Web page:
I thank you for your post, and wonder if and how this method can be used for other topics not relating to love.

For example:
I am entering an interesting work relationship now with a gentleman I don’t really know. I pulled some cards in a self-made spread, and asked what I should know of his thoughts. I got 3 cards: 7 of Cups, King of Cups, Queen of Cups. So in my head that’s a pretty clear sign he’s not just looking to do work here.

In this situation, say I pulled the 7 of Cups and the King and Queen of Disks or Staffs, for example, that, I imagine would imply a different thing.

I find myself reading into the INTENTIONS of others based on which court card they come out as in that given reading, as I’ve had the same person show up as all 4 different Kings at any given time.

Does that make sense? Since personality traits vary depending on the moment.



Douglas Gibb January 11, 2010 at 1:01 pm

Hi Kat,

In the Thoth deck, the Court Cards are named differently from the Rider-Waite style decks. A King in the Rider-Waite style decks is actually a Knight in the Thoth decks and a Knight in the Rider-Waite style decks is actually a Prince in the Thoth decks.

In this particular article, a Prince from the Thoth deck, is the same as a Knight from a Rider-Waite style deck.

Hope that helps to clear up any confusion :D

In your example, you asked:

what I should know of his thoughts. I got 3 cards: 7 of Cups, King of Cups, Queen of Cups.

Then you looked to contrast that with different Court Cards:

In this situation, say I pulled the 7 of Cups and the King and Queen of Disks or Staffs, for example, that, I imagine would imply a different thing.

If I’ve understood you’re question correctly, then I would agree with you that different Court Cards imply different things. Looking at your first three cards, this tells us that:

  1. He’s Emotionally involved
  2. Unlikely to act on it in any obvious way (at this time)
  3. Enjoying a connection with you – The King and Queen reflect each other and are in sync
  4. The 7 of Cups is the musing over what’s possible

If we then contrast that with the other set of Court cards then we get something rather different. These different Court cards indicate:

  1. There is a distinction between emotional fantasy and reality (the difference between Disks and Cups)
  2. There is a distinction between what he feels is possible (cups) and what he believes to be real (disks).
  3. He sees his relationship with you as dependable, solid, predictable and so on.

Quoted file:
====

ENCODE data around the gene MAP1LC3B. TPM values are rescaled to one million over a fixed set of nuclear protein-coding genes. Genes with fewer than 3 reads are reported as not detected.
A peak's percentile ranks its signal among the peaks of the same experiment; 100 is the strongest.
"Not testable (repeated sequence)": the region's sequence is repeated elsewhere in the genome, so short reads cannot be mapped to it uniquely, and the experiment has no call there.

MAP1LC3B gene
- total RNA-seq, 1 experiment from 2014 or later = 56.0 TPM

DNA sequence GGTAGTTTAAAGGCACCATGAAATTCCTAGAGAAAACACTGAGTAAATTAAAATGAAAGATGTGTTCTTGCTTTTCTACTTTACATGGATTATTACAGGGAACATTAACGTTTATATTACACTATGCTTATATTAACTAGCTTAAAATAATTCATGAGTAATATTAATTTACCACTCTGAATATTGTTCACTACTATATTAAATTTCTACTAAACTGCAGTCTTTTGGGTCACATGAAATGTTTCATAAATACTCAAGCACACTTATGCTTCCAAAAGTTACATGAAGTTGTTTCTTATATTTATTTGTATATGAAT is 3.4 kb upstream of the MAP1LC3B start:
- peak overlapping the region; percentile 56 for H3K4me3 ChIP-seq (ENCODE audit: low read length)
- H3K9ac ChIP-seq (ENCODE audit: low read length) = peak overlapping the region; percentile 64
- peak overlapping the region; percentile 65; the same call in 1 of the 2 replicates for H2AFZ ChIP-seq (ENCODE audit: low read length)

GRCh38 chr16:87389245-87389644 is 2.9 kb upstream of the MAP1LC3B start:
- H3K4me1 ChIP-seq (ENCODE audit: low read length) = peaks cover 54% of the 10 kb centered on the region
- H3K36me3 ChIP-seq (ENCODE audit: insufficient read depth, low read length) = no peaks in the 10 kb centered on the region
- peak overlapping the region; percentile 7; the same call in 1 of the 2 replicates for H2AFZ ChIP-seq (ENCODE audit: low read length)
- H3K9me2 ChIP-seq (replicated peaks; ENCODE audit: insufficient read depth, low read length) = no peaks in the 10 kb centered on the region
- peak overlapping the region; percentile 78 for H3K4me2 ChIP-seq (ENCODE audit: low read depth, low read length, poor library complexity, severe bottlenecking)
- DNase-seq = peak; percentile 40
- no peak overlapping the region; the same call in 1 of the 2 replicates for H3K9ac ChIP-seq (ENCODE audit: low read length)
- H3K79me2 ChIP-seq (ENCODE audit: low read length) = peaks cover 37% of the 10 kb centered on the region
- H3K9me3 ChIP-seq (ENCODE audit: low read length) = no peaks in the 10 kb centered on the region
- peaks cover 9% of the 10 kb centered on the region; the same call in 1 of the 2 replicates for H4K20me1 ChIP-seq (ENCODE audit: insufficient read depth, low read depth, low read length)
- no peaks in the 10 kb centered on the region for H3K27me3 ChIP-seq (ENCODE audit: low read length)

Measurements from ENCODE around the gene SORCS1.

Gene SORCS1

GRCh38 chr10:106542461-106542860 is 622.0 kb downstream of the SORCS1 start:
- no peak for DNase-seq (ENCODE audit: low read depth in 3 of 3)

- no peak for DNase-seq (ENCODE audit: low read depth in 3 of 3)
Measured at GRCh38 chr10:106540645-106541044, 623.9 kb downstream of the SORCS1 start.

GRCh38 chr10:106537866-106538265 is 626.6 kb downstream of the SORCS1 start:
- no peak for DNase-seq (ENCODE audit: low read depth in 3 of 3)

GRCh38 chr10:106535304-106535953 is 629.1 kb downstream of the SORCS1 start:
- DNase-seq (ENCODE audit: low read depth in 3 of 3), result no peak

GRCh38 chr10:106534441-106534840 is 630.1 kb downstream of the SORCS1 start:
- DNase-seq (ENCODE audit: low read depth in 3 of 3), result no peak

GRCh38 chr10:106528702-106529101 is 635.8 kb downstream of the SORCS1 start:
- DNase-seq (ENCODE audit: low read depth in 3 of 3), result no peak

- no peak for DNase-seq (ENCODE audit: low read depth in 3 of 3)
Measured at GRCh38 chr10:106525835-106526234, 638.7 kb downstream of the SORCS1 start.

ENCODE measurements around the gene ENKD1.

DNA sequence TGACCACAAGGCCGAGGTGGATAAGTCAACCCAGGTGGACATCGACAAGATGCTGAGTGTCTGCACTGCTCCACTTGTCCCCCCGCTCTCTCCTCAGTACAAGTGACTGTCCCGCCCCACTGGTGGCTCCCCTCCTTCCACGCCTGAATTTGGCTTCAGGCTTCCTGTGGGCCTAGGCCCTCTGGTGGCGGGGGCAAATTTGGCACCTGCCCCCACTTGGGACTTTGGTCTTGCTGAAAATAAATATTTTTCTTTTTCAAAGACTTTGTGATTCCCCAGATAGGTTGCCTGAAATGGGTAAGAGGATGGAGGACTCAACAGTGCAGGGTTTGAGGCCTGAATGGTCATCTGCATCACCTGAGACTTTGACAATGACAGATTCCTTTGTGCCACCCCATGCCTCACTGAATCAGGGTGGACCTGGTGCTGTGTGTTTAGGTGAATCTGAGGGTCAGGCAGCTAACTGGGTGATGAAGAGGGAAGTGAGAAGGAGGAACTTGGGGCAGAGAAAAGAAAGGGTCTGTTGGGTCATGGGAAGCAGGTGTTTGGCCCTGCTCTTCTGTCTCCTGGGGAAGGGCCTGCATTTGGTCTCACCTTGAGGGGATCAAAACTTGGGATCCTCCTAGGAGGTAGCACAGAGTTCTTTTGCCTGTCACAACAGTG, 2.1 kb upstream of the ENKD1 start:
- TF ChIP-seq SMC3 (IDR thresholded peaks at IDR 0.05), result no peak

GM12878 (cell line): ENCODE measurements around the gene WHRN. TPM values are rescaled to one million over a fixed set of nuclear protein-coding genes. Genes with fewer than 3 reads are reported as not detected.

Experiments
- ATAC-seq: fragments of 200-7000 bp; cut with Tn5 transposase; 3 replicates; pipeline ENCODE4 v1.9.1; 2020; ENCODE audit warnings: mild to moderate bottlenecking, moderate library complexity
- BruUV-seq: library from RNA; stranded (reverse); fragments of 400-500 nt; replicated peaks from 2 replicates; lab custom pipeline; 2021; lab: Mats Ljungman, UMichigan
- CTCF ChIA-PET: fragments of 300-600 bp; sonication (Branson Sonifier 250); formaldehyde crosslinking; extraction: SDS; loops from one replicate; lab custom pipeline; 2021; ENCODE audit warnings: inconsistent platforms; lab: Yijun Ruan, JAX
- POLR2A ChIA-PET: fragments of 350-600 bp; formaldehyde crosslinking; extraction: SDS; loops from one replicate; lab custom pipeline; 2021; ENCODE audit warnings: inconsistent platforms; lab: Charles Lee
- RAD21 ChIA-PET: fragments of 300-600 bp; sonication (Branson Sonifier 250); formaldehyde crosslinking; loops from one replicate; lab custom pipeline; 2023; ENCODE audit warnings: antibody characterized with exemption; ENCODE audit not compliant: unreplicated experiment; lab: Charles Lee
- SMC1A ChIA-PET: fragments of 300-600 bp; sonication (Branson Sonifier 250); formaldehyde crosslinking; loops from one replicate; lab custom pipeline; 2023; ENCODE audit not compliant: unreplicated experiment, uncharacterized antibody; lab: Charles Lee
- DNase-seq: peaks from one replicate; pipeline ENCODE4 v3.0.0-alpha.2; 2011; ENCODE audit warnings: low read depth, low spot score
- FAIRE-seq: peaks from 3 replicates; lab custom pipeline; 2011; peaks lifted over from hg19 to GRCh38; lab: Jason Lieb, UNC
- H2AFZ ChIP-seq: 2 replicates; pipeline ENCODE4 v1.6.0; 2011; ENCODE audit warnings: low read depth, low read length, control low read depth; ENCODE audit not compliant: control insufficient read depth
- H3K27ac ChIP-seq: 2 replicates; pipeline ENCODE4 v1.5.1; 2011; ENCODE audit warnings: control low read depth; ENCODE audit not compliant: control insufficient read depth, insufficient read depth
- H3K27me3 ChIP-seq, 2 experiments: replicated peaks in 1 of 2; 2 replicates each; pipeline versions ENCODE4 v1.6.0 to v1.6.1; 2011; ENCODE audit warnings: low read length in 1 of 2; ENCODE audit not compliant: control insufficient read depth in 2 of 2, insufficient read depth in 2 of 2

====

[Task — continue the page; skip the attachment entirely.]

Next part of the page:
4. Although he fantasies about the relationship existing differently (cups) he is not a risk taker – or the time for risks is for the future.

Overall, the two sets of readings that you describe hinge upon the 7 of Cups – possibility (but can it ever be reality)?

This would (and the Tarot so often works in this way) answer your question, but leave you with so many more :D

Hope that illustrates how different Court Cards imply different things – and how one card (the 7 of Cups) can provide the focal point for the others. If not, let me know and I’ll do my best to help :)

Theresa January 6, 2010 at 10:22 pm

The Court Cards are always a challenge to interpret – but your method makes so much sense. As always, thanks for sharing!


Douglas Gibb January 7, 2010 at 2:25 pm

Hey Theresa,

Thank you for your kind words. I’m glad you liked the post :D


Helen January 7, 2010 at 10:13 pm

Interesting method Doug, one I shall keep in mind, thanks for sharing it. :)


Douglas Gibb January 11, 2010 at 1:21 pm

Hi Helen,

Glad you liked it :D


Ginger January 19, 2010 at 2:19 am

Doug I know this is probably a rather naive question but do you always interprete the Court cards as gender specific….I mean males as males and females as females or ???


Douglas Gibb January 26, 2010 at 2:49 pm

Hey Ginger,

Your question is actually very complicated; it’s a tricky area.

90% of the time, I’ll be gender specific. In fact, at the very start of a Tarot reading, that is usually my standard approach. Occasionally, and this is all down to intuition, I’ll see the Court cards as representing different approaches the client is taking to different areas of their lives – like the example in the post.

Another approach I use, as standard, is to reinterpret the Court cards as events.

After I’ve interpreted the Court cards in a gender specific way, I’ll then reinterpret (should the reading allow) the cards to represent events.